Pharmacokinetics of Low Dose Ketamine Infusion
Opioids, such as fentanyl, are commonly used in PICU patients to provide comfort and pain control. Opioid tolerance, the need to increase the dose of medication to achieve the same effect,is seen in PICU children who require opioid infusions. Animals and human studies have shown that activation of the N-methyl-D-aspartate (NMDA) receptor is involved in the development of opioid tolerance and that deactivation of this receptor can slow the development of tolerance. Ketamine, an NMDA receptor antagonists, turns off the NMDA receptor. Ketamine is used to provide sedation and anesthesia in children. Its use in inhibiting the development of opioid tolerance has not been tested in children. We aim to determine ketamine's effectiveness in the treatment of tolerance in PICU patients who require fentanyl infusions to treat pain and discomfort .
Some physicians have reported using ketamine doses of 0.04mg/kg/hr to 0.5mg/kg/hr to inhibit opioid tolerance. We propose to study the sedative effect, and the metabolism of, three doses of ketamine, 0.1mg/kg/hr, 0.3mg/kg/hr, and 0.5mg/kg/hr.
Patients admitted to the PICU, requiring a breathing machine and fentanyl infusion for discomfort or pain control will be enrolled. Patients' age three to eighteen years will be enrolled. Patients will receive a ketamine infusion once their COMFORT scores indicate an adequate sedation/comfort level on their current sedation regimen. The COMFORT score is a validated scale that measures distress in PICU patients. The COMFORT score will be continued for the twelve hours the patient receives the ketamine to test whether the ketamine adds to the level of sedation. Blood samples during and following the ketamine infusion will be taken to determine how ketamine and norketamine (one of ketamine's metabolites) are used in the body.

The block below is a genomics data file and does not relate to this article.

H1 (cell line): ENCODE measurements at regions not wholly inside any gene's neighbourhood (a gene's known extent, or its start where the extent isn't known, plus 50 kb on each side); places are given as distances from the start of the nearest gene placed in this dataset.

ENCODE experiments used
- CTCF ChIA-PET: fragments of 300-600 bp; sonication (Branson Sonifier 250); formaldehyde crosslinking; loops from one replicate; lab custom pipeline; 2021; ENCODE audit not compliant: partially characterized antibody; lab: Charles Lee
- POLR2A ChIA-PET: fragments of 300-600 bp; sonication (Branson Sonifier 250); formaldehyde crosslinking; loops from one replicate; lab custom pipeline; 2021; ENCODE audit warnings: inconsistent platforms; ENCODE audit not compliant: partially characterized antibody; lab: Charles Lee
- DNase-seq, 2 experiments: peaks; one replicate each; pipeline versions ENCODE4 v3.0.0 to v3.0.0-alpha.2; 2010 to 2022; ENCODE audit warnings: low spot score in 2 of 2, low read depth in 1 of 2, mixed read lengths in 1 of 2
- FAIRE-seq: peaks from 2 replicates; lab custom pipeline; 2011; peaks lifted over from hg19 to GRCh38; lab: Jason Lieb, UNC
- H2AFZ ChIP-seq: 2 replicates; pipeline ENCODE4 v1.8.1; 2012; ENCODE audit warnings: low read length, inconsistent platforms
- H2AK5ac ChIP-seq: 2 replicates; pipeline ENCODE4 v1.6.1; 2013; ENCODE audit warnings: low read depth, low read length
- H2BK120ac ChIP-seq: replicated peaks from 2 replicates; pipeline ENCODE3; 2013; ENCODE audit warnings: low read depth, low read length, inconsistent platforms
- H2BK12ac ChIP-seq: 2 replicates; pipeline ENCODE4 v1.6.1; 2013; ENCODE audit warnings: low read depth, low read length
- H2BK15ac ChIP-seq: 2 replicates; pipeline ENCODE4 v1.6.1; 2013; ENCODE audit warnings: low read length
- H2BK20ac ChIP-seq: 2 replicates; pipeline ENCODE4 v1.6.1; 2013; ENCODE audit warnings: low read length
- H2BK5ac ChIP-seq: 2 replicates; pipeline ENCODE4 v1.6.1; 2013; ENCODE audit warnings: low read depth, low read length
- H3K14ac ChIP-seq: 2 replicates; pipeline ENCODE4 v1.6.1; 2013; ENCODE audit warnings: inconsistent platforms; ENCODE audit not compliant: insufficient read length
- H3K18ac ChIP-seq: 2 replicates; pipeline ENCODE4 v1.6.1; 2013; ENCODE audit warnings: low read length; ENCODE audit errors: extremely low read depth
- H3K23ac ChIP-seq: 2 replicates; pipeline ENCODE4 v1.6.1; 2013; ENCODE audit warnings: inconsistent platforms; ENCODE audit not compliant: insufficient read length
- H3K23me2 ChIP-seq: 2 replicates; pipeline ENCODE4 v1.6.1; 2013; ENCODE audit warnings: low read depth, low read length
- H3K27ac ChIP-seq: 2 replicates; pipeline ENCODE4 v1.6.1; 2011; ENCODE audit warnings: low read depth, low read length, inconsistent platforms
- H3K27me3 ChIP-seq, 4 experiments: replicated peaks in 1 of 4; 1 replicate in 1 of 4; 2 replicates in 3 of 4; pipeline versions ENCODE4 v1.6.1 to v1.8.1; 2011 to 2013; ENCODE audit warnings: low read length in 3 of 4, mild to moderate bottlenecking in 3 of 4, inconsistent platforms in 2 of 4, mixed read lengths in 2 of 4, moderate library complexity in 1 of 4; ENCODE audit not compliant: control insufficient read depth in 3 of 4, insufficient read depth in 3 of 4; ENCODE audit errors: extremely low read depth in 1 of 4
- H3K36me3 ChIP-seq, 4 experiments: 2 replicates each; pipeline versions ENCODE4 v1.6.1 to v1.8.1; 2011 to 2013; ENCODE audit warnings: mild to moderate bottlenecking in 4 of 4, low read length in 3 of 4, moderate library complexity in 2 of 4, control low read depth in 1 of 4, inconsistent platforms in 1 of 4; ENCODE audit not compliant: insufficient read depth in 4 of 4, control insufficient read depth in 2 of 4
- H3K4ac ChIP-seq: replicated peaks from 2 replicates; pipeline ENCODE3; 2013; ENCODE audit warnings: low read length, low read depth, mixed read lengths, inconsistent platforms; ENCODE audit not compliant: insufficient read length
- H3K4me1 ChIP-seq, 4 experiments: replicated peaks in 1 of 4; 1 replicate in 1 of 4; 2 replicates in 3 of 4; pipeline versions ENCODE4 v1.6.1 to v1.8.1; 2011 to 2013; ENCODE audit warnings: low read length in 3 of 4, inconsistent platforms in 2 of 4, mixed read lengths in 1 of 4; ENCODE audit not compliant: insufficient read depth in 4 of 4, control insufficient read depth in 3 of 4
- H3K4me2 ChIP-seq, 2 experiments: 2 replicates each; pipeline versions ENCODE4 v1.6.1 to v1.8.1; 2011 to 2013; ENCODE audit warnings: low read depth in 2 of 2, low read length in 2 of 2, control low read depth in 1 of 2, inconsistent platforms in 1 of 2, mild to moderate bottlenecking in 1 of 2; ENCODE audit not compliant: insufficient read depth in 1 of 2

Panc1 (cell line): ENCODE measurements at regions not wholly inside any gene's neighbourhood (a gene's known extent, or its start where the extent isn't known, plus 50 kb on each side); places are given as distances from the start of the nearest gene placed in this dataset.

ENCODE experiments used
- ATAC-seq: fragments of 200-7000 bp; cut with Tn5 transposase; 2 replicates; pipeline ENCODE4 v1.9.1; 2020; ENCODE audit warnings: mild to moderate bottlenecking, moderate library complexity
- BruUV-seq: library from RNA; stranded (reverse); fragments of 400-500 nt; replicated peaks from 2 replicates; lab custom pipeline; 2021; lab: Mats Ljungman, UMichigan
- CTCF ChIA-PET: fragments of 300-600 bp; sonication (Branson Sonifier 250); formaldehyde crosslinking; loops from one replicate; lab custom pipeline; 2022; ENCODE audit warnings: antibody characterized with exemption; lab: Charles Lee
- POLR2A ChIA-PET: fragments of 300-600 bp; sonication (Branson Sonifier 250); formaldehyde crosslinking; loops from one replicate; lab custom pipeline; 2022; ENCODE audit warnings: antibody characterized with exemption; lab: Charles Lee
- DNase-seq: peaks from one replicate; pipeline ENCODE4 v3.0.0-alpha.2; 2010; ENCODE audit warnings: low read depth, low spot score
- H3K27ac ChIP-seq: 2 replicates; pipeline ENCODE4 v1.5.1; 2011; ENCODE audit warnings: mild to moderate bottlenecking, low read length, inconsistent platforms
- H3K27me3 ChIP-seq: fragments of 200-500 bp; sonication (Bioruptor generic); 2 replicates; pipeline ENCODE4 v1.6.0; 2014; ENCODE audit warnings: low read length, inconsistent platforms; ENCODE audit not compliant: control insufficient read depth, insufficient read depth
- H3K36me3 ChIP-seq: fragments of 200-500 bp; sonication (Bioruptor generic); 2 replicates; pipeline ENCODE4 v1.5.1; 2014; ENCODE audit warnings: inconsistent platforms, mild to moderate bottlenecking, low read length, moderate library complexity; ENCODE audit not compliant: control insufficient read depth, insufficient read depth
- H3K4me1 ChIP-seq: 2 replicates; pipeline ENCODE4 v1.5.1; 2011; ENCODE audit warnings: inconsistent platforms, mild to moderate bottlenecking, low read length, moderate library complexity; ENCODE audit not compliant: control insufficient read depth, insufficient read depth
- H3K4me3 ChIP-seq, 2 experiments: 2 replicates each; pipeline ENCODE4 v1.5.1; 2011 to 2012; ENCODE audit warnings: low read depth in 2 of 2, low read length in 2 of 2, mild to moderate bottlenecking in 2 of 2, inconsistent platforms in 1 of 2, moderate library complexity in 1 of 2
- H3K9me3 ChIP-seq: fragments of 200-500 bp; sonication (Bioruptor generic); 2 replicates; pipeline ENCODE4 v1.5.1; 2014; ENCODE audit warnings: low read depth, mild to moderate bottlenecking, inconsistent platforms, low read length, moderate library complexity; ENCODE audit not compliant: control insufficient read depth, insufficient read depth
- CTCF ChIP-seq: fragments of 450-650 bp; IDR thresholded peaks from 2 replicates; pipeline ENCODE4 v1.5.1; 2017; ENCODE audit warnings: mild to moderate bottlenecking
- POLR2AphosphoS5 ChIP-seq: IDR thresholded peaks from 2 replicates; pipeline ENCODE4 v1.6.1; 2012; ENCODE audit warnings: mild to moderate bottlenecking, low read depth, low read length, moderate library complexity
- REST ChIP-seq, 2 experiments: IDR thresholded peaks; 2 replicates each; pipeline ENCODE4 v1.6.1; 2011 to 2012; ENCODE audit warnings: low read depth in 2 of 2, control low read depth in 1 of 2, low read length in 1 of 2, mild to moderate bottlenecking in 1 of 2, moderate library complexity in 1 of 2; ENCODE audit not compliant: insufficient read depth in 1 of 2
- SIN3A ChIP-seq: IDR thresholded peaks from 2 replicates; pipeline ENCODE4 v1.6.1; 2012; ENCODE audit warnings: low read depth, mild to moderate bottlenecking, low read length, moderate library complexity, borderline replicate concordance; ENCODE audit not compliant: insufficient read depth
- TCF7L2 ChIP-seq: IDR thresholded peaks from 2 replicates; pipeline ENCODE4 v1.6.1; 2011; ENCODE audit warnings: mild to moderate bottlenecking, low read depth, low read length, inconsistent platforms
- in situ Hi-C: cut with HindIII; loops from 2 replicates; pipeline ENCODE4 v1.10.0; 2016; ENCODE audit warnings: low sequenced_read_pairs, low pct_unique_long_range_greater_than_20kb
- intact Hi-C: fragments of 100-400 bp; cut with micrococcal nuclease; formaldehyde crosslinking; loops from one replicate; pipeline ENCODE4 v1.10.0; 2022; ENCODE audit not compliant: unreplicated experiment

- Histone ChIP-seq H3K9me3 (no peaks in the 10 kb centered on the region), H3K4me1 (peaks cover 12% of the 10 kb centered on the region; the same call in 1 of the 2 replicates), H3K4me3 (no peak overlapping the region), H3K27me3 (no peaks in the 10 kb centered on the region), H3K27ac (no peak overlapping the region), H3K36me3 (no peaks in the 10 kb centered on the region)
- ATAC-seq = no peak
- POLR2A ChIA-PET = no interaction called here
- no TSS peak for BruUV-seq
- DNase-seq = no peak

To determine the effect of ketamine on tolerance it must be a ketamine dose that does not cause additional sedation. The goal of this study is to define a non-sedating dose of ketamine and define how it is used by the body. A non-sedating ketamine dose could be added to current sedation regimens allowing us to monitor the development of tolerance without the confusion of added sedation. The data obtained in this study will be used to design a study to further investigate the effect of ketamine on opioid tolerance.
|Study Design:||Endpoint Classification: Pharmacokinetics Study
Intervention Model: Single Group Assignment
Masking: Open Label
|Official Title:||Phase I Trial to Determine Steady State Pharmacokinetics and Sedative Effects of Low Dose Ketamine Infusion|
- To establish if continuous infusions of ketamine in doses of 0.01mg/kg/hr, 0.1mg/kg/hr and 0.5mg/kg/hr cause serum levels > 1 mcg/ml. [ Time Frame: 6 and 12 hours after begining infusion ] [ Designated as safety issue: Yes ]
- To define the pharmacokinetics of continuous infusion ketamine in doses of 0.01mg/kg/hr, 0.1mg/kg/hr and 0.5mg/kg/hr. [ Time Frame: 6 and 12 hours after infusion ] [ Designated as safety issue: No ]
|Study Start Date:||June 2006|
|Estimated Study Completion Date:||June 2015|
|Estimated Primary Completion Date:||June 2015 (Final data collection date for primary outcome measure)|
Experimental: Arm 1
Ketamine will be administered in doses of 0.01mg/kg/hr, 0.1mg/kg/hr and 0.5mg/kg/hr to in PICU patients that meet eligibility criteria.
Ketamine administered in doses of 0.01mg/kg/hr, 0.1mg/kg/hr and 0.5mg/kg/hr to PICU patients.
Other Name: Brand Name - ketalar
Show Detailed Description
Please refer to this study by its ClinicalTrials.gov identifier: NCT00618397
|Contact: Cindy Darnell, MDemail@example.com|
|United States, Texas|
|Children's Medical Center Dallas, University of Texas Southwestern||Recruiting|
|Dallas, Texas, United States, 75235|
|Contact: Cindy Darnell, MD 214-456-7968 firstname.lastname@example.org|
|Principal Investigator: Cindy Darnell, MD|
|Principal Investigator:||Cindy Darnell, MD||University of Texas|